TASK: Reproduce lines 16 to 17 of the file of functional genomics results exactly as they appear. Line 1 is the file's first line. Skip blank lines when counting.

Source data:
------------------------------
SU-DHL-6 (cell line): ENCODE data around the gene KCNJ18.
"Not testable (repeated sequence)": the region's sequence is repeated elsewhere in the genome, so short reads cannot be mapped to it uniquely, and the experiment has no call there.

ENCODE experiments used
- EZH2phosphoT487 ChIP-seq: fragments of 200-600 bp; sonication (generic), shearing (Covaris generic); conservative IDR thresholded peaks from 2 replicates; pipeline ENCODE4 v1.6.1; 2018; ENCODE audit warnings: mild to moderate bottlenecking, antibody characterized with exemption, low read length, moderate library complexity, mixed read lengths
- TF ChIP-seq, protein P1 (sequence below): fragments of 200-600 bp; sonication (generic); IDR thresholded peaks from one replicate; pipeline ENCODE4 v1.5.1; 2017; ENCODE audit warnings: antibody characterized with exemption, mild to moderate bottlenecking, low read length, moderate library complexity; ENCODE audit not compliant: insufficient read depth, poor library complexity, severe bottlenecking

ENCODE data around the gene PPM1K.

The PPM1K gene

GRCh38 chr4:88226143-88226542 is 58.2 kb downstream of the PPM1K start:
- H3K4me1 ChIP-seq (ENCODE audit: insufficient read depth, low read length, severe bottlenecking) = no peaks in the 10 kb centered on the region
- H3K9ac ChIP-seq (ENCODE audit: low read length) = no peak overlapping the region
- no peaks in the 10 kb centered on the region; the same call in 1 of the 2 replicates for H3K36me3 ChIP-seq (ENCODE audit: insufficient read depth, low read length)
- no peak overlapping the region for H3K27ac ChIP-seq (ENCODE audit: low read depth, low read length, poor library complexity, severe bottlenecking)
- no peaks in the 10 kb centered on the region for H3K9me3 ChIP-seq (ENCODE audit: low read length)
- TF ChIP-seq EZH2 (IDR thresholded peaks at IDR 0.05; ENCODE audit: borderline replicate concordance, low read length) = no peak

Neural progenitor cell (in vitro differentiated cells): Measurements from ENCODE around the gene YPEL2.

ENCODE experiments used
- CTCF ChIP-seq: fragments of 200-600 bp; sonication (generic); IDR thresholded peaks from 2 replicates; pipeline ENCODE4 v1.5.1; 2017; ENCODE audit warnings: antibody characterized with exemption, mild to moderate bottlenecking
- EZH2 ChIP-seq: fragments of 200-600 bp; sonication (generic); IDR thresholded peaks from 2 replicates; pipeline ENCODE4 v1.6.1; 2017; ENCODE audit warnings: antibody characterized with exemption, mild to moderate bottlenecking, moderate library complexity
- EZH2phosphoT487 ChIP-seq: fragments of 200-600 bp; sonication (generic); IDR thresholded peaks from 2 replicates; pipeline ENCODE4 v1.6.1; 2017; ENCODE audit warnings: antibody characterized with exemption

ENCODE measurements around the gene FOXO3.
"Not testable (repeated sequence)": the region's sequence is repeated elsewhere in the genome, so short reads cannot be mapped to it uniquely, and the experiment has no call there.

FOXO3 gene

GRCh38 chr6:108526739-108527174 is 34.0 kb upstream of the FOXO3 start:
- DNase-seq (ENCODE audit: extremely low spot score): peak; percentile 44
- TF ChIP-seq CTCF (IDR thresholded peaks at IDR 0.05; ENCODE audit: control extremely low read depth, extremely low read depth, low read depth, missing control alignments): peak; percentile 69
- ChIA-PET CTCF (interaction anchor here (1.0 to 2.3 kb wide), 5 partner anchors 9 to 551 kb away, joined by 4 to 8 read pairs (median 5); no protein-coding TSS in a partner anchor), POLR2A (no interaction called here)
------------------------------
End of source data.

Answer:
ENCODE experiments used
- CTCF ChIP-seq: fragments of 200-600 bp; sonication (generic); IDR thresholded peaks from 2 replicates; pipeline ENCODE4 v1.5.1; 2017; ENCODE audit warnings: antibody characterized with exemption, mild to moderate bottlenecking